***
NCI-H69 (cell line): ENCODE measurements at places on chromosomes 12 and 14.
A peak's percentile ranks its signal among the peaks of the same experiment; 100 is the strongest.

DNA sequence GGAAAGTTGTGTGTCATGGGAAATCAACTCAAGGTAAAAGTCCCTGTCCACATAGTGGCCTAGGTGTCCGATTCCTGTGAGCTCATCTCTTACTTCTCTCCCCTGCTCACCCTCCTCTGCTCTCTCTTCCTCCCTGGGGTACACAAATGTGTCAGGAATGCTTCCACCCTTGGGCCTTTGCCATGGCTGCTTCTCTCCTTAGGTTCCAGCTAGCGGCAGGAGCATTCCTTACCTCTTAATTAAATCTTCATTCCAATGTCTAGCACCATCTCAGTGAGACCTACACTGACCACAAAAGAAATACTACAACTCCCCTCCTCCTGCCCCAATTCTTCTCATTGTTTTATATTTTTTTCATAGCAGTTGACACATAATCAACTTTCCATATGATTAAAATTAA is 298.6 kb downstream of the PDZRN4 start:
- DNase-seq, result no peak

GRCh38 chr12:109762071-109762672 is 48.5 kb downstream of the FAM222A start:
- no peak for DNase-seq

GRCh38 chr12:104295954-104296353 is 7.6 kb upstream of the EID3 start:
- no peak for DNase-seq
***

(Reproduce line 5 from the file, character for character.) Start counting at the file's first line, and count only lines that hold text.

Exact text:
GRCh38 chr12:109762071-109762672 is 48.5 kb downstream of the FAM222A start: